Former Rep. Earl Pomeroy recalled the solidarity 9/11 provoked: That night we gathered on the east steps of the Capitol. It was Republicans and Democrats, the House and the Senate it was unlike anything Ive ever experienced in my life.
“Most of the people who didn’t live in D.C. had already evacuated. It was eerily quiet — a ghost town,” he said.
The next morning, still unsure, Chao headed to work and pushed the attacks out of his mind.
“I was busy because we had to get back to work,” he said. “I never questioned it. It was just the thing to do. We had to get back to work and get on with our lives.”
Rebecca Ross “It was terrifying, but that’s what courage is.”
Well, it got then-Rep. Gary Condit off the front page of the newspapers.
That’s the silver lining Rebecca Ross, currently a staffer on the House Armed Services Committee, remembers from the events of 9/11. As an executive assistant for then-Rep. Joel Hefley (R- Colo.), her office was down the hall from Condit, a California Democrat who had been in the news all summer for his affair with a missing intern who was later found murdered.
“On Sept. 10, I said to our press secretary, ‘What’s it going to take to get Gary Condit off the front page? God only knows ...’” she recalled.
And then, on Sept. 11, America suffered a terrorist attack, and talk of Condit was no more.
That morning, Ross had carpooled into her office early with her father, who also worked on the Hill. They chatted about the weather and the fact that a celebrity had planned to appear at the Capitol. In the office, she sorted mail and prepared Hefley’s schedule for the rest of the day.
“We were watching the news, and I just thought the first plane was an accident, that the pilot was having a heart attack,” she said. But when the second plane hit, it was obvious that America was under attack.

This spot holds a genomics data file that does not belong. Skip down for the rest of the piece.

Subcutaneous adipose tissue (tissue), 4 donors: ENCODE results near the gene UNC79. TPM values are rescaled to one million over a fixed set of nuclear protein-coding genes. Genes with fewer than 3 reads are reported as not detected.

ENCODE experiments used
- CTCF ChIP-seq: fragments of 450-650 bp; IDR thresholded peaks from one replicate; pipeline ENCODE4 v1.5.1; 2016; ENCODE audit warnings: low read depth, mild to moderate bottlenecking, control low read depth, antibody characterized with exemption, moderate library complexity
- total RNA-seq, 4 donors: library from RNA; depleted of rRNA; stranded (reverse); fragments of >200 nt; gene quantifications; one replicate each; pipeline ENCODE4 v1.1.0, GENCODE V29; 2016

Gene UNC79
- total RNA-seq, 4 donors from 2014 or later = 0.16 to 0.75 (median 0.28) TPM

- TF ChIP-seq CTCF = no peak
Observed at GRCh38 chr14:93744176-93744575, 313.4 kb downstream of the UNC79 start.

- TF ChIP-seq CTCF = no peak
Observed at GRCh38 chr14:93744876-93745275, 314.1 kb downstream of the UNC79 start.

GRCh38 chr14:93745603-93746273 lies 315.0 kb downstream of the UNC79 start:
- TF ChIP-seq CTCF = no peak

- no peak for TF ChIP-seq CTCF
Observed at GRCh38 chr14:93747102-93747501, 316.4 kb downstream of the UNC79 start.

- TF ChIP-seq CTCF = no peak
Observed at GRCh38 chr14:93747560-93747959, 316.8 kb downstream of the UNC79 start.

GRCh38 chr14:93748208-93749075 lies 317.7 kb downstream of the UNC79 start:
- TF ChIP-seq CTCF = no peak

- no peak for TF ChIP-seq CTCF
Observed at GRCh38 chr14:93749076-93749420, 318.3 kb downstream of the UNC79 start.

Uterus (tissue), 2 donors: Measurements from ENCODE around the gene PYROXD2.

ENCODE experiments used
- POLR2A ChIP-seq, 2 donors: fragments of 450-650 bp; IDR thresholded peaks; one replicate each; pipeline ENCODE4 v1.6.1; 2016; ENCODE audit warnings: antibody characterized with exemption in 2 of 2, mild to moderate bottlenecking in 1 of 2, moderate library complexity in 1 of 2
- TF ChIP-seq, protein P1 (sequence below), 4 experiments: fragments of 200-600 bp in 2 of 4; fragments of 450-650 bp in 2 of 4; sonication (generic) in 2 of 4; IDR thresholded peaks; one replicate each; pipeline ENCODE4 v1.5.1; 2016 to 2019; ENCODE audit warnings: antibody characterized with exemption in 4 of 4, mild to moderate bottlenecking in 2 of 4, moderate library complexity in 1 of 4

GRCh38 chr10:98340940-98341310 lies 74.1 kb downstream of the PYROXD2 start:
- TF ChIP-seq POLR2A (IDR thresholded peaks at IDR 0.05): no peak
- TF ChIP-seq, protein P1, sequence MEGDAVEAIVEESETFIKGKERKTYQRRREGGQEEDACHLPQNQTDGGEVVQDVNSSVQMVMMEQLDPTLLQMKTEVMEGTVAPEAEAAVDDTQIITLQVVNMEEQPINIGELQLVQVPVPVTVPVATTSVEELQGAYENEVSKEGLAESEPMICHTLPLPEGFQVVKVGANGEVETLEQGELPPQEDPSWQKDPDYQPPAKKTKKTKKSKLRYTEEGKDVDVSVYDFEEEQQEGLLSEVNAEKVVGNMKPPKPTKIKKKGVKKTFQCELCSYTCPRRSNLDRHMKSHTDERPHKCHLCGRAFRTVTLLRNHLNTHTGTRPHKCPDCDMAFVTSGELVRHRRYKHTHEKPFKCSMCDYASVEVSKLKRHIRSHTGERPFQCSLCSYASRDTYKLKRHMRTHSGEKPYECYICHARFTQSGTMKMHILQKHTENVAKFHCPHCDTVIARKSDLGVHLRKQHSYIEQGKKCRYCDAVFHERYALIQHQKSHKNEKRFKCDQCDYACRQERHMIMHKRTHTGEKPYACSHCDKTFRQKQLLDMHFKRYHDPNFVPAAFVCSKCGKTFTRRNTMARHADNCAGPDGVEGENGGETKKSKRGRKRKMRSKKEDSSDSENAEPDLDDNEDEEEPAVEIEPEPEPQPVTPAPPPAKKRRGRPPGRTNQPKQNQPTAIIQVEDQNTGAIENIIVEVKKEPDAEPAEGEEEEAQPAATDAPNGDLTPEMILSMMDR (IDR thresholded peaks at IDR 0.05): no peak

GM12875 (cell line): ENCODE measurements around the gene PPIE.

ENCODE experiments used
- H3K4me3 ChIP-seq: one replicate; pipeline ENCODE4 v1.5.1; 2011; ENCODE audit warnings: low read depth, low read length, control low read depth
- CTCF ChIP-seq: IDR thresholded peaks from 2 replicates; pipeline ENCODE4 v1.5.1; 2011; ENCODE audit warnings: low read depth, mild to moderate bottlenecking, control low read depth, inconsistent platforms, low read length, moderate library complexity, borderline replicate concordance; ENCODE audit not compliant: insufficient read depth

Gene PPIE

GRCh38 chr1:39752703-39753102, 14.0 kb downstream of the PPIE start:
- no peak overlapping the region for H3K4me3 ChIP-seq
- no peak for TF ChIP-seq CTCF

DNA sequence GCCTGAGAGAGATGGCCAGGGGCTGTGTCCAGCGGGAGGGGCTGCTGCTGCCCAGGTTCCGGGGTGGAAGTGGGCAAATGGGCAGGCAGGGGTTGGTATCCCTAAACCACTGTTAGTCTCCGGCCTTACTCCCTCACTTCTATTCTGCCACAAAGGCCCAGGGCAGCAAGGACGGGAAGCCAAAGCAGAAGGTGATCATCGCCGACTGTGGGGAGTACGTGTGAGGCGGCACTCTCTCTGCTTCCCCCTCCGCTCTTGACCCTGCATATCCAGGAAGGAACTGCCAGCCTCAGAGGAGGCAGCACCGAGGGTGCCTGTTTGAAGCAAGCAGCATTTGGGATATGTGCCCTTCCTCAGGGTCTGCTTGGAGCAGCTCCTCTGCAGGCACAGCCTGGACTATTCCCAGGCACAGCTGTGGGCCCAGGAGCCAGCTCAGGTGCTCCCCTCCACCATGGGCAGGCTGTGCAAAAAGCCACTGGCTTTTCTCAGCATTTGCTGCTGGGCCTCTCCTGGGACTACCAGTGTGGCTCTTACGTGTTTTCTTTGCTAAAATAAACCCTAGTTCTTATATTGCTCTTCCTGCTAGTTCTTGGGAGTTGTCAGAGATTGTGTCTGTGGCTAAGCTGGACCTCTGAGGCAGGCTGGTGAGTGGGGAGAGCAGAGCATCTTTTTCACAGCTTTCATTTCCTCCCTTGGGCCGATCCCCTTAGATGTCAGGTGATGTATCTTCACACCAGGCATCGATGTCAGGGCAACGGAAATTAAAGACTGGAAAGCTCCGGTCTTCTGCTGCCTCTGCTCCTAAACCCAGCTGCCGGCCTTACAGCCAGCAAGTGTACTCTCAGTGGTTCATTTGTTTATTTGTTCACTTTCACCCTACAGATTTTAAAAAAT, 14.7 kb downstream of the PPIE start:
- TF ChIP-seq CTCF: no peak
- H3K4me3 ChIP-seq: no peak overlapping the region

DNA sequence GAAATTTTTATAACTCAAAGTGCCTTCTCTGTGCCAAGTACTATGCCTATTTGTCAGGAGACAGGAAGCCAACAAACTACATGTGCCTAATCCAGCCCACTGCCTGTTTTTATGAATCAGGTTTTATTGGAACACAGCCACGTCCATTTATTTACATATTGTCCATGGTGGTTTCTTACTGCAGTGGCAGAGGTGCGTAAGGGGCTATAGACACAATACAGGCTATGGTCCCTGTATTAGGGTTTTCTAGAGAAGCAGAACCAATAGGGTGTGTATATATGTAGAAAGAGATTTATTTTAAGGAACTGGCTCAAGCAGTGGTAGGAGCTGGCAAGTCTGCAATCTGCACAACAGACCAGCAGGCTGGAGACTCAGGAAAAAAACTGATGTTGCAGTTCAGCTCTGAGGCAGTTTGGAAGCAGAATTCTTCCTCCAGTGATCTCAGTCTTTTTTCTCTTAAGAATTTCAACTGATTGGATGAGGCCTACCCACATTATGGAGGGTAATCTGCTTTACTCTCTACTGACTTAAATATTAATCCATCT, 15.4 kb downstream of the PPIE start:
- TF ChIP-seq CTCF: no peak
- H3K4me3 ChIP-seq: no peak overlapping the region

Hefley, who was running late, called the office and told staff to leave. Ross stayed and waited for him, and when he arrived he immediately sat down at his desk and started making calls. They likely would’ve stayed there if not for a call Ross received from her father.
“Hey, there’s been an attack,” her father said. “Your brother just called, and he watched a plane hit the Pentagon.”
Still, Ross wanted to stay, unsure of what that meant for the Capitol. But her father insisted they drive home.
As they drove with the windows open, they heard rumors float in and out of the car. Someone said the State Department had been hit. Phones weren’t working, and she didn’t have a BlackBerry.
“We were getting as much information as we could; we were just drinking it in through the fire hose,” she said. She got home and watched the news while she supported her boss for the rest of the afternoon.
And on Sept. 12, she didn’t for a second consider calling in sick.
Rep. Bill Cassidy has his blood drawn by Alesha Barbour during a free hepatitis screening in the Rayburn House Office Building hosted by the Congressional Viral Hepatitis Caucus to recognize "National Viral Hepatitis Testing Day."
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